Sunday, April 1, 2012

Potential attacks by AQAP in Sana'a

By Fatik al-Rodaini
April 1, 2012
SANA'A: Informed security and military officials in the Yemen's capital Sana'a revealed on Sunday they believe al-Qaeda had sneaked armed militants into the heart of the capital as it was planning to attack security leaders and facilities in Sana'a.
The sources told that the Islamists are believed to be preparing for a series of attacks on local representatives and security facilities in the province as a response to attacks led by armed forces against their Yemeni and American air forces killing and wounding scores of them.
 Yemen Interior Ministry warned on its website against a potential terrorist attacks would target vital economic installations in Yemen's capital, Sana'a.
The Ministry said that at least 300 AQAP elements were deployed in Azzan town, Shabwa province, amongst whom were Ibrahim Al-Banaa, an Egyptian national, Qassem Al-Raimi, the military leader, and Shaker Hamel, who is described as the most dangerous elements of the Al-Qaeda. The AQAP elements  are believed to be preparing for a series of attacks on local representatives and security facilities in the province. Moreover, the group is said to be planning a further expansion of its Islamic Emirate by seizing Mukallah, the regional capital of Hadhramout.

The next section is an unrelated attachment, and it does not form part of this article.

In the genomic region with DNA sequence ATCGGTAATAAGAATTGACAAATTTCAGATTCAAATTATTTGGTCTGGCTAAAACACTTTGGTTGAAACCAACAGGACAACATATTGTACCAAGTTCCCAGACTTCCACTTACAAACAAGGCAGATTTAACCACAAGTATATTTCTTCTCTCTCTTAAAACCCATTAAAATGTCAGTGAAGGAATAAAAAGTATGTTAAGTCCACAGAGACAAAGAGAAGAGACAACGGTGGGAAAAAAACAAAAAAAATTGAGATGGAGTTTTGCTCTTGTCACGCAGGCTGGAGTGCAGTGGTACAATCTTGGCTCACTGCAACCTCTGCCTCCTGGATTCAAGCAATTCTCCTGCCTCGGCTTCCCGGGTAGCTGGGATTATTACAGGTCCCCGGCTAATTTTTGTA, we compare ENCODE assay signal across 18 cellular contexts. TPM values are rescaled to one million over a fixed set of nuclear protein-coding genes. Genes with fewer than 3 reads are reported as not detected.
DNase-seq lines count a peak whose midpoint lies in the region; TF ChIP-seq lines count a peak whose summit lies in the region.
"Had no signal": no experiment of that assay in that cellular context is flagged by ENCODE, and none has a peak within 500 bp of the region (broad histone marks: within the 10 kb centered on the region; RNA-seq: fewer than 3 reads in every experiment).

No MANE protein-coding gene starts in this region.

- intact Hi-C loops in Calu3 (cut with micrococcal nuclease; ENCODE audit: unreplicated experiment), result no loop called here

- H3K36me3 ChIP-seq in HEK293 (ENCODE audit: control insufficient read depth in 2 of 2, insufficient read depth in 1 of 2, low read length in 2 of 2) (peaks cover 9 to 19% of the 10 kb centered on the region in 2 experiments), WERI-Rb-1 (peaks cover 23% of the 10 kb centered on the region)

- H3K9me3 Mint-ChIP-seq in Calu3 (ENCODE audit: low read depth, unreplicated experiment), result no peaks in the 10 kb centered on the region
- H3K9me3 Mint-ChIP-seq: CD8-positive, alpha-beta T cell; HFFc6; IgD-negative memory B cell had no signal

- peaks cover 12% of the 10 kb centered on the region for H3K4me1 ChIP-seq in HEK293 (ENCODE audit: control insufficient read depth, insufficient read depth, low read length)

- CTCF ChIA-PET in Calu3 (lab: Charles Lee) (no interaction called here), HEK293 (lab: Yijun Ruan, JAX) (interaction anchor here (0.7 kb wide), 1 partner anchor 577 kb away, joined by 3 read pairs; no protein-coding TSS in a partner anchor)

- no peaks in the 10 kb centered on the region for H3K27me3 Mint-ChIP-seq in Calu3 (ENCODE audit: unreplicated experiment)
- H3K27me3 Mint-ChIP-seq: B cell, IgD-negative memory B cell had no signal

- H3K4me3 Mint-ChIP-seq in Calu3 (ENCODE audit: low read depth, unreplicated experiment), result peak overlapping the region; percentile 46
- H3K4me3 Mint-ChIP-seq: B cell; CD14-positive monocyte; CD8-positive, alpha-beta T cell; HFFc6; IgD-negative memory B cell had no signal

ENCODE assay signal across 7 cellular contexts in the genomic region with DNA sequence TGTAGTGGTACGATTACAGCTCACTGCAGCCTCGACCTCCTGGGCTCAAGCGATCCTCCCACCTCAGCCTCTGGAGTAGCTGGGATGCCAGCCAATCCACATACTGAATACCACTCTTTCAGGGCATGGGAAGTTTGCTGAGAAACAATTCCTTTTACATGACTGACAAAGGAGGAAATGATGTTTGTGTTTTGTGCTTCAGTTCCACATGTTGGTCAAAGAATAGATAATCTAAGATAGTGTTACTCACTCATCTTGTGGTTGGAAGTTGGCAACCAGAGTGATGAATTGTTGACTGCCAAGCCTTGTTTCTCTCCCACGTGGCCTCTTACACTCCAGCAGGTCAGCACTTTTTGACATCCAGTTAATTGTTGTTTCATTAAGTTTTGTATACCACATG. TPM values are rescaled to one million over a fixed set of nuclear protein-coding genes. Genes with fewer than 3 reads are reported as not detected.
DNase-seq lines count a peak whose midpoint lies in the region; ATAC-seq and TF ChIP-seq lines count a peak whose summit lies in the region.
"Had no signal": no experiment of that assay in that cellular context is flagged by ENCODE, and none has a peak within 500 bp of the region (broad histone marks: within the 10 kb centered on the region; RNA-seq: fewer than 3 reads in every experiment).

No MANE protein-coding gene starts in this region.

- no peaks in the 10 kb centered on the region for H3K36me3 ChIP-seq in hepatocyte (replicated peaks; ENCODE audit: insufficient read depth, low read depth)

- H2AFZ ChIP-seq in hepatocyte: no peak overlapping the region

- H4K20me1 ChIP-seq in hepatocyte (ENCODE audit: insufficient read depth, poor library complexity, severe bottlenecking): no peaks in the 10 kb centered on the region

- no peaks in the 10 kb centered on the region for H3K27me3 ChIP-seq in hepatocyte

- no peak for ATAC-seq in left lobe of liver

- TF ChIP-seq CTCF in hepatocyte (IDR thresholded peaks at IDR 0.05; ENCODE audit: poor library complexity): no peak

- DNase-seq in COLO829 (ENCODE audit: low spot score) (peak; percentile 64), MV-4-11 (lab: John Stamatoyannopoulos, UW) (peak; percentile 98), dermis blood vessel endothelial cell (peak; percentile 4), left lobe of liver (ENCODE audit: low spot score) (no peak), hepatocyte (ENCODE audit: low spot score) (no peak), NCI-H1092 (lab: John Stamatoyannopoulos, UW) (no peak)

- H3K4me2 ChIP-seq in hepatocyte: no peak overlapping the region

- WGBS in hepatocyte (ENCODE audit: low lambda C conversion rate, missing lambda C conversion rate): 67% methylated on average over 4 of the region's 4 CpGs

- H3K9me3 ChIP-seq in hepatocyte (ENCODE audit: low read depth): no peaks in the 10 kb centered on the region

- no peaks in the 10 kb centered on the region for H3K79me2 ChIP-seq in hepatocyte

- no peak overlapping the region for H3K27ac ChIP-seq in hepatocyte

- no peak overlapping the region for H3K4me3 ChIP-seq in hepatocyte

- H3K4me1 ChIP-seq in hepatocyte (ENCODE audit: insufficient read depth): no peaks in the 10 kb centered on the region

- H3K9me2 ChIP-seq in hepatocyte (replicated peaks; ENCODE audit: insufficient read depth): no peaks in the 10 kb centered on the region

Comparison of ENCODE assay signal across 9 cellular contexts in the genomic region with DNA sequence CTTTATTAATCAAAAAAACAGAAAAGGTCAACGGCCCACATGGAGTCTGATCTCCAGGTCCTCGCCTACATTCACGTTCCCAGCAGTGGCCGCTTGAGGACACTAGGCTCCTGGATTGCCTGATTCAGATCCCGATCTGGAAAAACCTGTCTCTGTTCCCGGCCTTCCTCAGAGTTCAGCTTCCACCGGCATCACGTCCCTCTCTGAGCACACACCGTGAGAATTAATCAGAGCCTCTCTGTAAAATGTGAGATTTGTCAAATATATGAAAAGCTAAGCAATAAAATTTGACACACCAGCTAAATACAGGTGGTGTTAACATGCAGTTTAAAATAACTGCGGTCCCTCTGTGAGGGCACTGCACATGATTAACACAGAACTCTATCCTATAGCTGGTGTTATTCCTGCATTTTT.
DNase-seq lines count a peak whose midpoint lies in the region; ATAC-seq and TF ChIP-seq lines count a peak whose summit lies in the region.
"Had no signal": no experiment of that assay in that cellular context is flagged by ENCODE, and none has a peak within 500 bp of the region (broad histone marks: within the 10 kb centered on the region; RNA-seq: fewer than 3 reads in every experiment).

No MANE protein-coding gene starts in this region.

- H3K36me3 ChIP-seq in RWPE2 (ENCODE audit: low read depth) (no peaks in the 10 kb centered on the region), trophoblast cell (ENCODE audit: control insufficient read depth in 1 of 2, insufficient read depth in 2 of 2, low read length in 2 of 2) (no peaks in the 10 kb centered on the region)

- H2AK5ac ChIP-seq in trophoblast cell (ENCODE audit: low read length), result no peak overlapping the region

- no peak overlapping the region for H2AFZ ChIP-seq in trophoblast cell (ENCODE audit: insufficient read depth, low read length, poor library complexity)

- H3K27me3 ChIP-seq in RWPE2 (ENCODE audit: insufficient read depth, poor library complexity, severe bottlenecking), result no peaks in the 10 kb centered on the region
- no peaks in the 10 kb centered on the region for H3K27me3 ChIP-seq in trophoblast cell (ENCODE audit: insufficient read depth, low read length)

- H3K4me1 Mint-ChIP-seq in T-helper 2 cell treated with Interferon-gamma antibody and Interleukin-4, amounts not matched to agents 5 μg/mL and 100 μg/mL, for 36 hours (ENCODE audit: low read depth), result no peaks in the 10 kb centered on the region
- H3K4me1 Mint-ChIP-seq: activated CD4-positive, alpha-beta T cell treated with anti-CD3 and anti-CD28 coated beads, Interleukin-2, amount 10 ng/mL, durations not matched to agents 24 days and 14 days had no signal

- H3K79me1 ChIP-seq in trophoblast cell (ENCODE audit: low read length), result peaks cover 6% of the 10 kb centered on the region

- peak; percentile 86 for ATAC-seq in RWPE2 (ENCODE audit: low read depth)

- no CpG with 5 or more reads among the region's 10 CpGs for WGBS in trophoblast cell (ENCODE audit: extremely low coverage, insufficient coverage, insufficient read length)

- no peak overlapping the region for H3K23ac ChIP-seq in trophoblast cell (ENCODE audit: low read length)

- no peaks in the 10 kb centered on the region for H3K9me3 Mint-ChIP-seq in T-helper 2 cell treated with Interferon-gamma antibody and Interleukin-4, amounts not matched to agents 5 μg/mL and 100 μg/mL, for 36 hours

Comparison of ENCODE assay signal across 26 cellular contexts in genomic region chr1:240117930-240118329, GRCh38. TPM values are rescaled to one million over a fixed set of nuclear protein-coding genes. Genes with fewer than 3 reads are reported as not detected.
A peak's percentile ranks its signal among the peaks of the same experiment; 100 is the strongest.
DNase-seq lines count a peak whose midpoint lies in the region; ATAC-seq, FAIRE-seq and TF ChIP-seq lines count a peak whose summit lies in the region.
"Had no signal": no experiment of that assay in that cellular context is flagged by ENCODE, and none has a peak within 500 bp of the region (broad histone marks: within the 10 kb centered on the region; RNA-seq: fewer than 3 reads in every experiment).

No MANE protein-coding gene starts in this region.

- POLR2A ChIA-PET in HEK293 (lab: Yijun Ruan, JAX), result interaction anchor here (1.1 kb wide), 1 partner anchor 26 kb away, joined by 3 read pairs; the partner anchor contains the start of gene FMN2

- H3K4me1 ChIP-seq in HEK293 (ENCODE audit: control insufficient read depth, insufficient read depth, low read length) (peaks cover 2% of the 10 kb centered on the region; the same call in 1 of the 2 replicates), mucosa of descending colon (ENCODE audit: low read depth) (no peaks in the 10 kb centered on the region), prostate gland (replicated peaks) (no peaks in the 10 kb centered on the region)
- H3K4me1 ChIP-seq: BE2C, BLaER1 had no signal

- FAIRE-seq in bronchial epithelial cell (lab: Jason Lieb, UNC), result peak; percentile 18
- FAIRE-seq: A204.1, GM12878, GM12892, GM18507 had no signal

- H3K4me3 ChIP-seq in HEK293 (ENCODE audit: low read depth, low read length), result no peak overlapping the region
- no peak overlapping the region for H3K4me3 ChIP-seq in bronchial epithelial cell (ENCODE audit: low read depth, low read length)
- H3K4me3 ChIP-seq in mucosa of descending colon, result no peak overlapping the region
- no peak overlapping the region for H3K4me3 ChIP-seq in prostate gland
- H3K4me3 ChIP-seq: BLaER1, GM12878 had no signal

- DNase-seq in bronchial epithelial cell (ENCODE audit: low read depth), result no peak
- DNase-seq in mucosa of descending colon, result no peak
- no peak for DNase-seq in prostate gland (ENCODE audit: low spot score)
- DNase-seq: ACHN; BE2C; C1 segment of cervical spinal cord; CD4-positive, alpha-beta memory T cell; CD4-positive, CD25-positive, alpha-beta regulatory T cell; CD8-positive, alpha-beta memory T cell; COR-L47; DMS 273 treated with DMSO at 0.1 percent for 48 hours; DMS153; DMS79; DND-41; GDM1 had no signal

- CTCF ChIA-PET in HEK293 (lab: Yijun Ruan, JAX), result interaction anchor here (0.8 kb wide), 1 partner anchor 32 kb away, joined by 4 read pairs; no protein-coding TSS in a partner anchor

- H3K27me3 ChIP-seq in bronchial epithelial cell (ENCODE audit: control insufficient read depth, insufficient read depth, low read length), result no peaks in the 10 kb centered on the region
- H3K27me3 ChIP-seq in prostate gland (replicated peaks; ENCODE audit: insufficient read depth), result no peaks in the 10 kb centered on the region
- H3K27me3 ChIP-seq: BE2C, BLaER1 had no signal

Earlier this day, at least seven Yemeni soldiers were killed, and others wounded , some of them in critical condition in an attack believed to be conducted by Ansar Al-Sharea, a militant group with link to Al-Qaeda in Yemen's southern province of Hadhramout, a day after clashes with extremist fighters in which at least 30 troops were killed.
Yemen's Defense Military blamed on al-Qaeda militants.
The attack was the latest in a series that officials have blamed on an al-Qaeda-linked extremist group that controls swathes of territory in southern Yemen.
The group, Ansar al-Sharia, said it had killed about 30 Yemeni troops in an assault on a military checkpoint in the southern province of Abyan, one of several where it controls territory.
The details of its claim could not be verified.
The group has escalated its attacks on the military since President Abd-Rabbu Mansour Hadi took office in February vowing to fight militants.
 A suicide attack at a military base killed 26 people hours after he was sworn in.
The Yemeni military launched several airstrikes in southern Yemen following the killing of some 110 soldiers in Abyan in early March, while US government officials have confirmed that US drones targeted suspected al-Qaeda fighters in recent days.

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